For the Love of Waiting Rooms

October 29, 2010
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My grandmother is the kind of person who is never really gone. When I remember her, I may remember all of those awful nights we had to call 911, the awful red puddles on the floor, and the awful, powerless looks on the doctors’ faces, but these are weak and hazy memories. However, I can hear her reaction to learning that she died on my sixteenth birthday as if she were here sitting next to me. Come on God! Any other day! Really, you can have your pick! You can send me back for one more day, can’t you? Oh, Love! You poor thing! You’ll miss your old Grandma, now, won’t you? and I smile.
Yes, of course I cried, but not like I thought I would. I didn’t curl up in the fetal position and attempt to numb myself with copious amounts of chocolate and late-night TV. Instead, I drifted into her room. I unwrapped the many presents and opened the plethora of Hallmark cards she had so neatly stacked in her closet for me. I read her loopy handwriting and sprayed her favorite perfume, the one I had given her only one month before on her birthday. I found an old picture of her as a teenager — a shorter, plumper, happier version of me. Even in black and white, I recognize the same deep, fiery red hair that, here in America, has the power to make strangers stop, stare, and occasionally even pet me, but was practically the norm for her in her native Ireland. I think of her best friend Sheila, whom she has known literally since the day she was born, and my stomach churns at the thought of the letter my mother will have to write. I wonder at the fact that my grandmother sustained a friendship for seventy-eight years, while I have not even sustained one for sixteen. That’s the thing about today — we move away from a place and we move on with our lives, and by the time we remember to cherish our memories and our friends it’s too late. We have already replaced them. Somehow, though, I haven’t lost my memories of my grandmother.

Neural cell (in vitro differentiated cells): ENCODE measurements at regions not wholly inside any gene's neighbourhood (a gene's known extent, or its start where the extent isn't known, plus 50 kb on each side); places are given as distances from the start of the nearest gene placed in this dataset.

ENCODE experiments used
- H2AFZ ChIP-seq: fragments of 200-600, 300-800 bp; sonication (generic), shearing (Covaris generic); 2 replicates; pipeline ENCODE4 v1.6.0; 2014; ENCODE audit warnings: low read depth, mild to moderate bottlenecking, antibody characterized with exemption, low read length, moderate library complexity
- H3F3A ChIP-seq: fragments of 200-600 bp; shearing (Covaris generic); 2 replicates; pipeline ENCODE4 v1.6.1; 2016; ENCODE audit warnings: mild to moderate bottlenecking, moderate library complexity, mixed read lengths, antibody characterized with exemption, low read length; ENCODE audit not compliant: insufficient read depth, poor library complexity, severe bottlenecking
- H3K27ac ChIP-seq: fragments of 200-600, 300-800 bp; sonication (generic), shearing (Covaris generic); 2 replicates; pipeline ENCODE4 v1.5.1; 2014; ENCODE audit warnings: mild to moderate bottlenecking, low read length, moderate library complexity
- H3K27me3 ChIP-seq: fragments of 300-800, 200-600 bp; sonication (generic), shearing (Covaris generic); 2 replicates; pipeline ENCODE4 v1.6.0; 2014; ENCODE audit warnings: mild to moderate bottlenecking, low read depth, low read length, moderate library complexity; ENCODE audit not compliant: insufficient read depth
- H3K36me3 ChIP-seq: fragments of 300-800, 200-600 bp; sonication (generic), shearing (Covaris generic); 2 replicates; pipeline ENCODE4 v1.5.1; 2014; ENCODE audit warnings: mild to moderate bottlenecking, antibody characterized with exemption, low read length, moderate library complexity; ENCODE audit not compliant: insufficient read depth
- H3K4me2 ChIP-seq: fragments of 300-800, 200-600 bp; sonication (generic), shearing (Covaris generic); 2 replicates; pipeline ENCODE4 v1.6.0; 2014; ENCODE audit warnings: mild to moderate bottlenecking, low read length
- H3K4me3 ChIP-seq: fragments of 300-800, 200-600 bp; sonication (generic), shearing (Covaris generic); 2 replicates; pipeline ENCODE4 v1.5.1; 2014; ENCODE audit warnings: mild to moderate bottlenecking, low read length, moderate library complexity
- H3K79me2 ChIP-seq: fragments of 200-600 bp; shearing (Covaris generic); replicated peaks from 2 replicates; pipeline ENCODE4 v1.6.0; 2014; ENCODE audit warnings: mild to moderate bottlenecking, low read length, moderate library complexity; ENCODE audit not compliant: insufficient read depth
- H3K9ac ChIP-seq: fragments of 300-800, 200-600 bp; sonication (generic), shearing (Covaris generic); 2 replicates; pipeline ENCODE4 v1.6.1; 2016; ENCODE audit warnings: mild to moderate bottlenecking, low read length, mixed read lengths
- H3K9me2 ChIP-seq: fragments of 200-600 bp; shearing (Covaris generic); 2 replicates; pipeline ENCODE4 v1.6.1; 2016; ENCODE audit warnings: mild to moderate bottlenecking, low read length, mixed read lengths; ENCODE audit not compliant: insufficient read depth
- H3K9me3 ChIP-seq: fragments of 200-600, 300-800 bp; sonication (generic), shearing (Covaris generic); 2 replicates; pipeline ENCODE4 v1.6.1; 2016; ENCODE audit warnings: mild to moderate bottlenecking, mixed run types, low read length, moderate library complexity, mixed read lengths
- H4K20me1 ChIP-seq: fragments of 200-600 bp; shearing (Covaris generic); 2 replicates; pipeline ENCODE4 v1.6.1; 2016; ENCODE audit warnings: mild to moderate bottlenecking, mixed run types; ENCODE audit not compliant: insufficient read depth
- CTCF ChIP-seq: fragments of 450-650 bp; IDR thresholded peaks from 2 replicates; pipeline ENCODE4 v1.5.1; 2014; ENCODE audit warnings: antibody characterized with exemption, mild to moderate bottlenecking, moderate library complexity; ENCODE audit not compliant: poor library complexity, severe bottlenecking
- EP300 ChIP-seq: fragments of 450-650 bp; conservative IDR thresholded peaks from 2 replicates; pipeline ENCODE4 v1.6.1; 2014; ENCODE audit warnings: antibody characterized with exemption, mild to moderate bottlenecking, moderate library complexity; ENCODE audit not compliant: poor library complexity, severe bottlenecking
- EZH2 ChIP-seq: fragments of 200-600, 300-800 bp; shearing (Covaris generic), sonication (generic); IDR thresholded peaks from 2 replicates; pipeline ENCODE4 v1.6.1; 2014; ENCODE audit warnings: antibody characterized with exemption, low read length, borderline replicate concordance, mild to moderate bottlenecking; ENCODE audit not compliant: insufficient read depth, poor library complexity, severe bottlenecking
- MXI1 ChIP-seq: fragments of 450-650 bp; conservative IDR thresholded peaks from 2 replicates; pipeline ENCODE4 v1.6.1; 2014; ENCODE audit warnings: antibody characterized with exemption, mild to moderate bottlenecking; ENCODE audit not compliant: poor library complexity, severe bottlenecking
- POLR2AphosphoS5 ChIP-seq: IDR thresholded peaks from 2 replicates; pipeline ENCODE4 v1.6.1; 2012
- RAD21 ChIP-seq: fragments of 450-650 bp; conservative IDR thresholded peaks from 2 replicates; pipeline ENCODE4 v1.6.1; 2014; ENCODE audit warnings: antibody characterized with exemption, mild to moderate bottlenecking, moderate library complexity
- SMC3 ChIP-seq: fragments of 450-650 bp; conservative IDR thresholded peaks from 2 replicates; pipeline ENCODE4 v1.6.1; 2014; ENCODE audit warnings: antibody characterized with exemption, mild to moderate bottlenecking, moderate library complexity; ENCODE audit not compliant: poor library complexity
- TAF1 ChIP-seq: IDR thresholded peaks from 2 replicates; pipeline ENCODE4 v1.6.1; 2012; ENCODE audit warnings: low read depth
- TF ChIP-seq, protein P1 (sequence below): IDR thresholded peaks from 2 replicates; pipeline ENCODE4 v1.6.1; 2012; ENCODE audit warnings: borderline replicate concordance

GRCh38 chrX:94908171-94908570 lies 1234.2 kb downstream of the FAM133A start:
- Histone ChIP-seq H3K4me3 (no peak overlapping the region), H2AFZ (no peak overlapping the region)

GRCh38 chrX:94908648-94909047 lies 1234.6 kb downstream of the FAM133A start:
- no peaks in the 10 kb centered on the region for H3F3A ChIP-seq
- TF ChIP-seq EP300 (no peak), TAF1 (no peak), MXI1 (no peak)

When I close my eyes, I am transported.
I am five years old, sitting in a house lit by candles and flashlights, waiting for a hurricane to pass over us and praying for the power to come back on, while staring her down during an extremely competitive Candy Land tournament.
I am ten years old and have become her little card shark, and again, my mind is thankfully on the game instead of the storm raging outside, ripping out trees and ripping off roof tiles, threatening to break the bowed-in windows.
I am twelve years old and I am standing in her all-white kitchen, watching her meticulously frost one of the many cakes we have baked together, and am then being handed a spoon and the bowl of frosting with the explicit instructions “Don’t tell your mother”. She is grabbing a spoon for herself.
I am fifteen years old and I am standing in the foyer while our neighborhood’s friendly EMTs carry her out on a stretcher again. She is asking them how they liked the cookies she baked for them last week, a genuine smile on her pale face.
I am sitting on the edge of a hospital bed. A rare thunderstorm is brewing, and sheets of rain are hitting the window. I’m glad. A sunny day would be a slap in the face. Fighting back stubborn tears, I plead with her not to leave. I tell her that we need her. I expect her to tell me not to worry, to say that she wouldn’t even consider it. Instead, she offers up a resigned smile and tells me I should listen to my mother and go on home.
My grandma may have been one of the most stubborn people alive, but she was never a coward.
I’ve spent many restless hours in hospital waiting rooms, but I don’t resent all of those hours at all. There is nothing like a hard plastic chair, a freezing cold room, and five year old magazines to force introspection out of a person. I’ve realized that I don’t have to let fear hold me back, because fear is often much worse than what is feared. I don’t have to be afraid of horrible moments, and I don’t have to be afraid of losing wonderful moments either. I can close my eyes and remember. I can let time run through my fingers like sand on the seashore and I won’t lose it. I can live my life and still have the past. I can leave footprints in the life of someone else. I can create moments that go on for forever. I can be someone who is never really gone.





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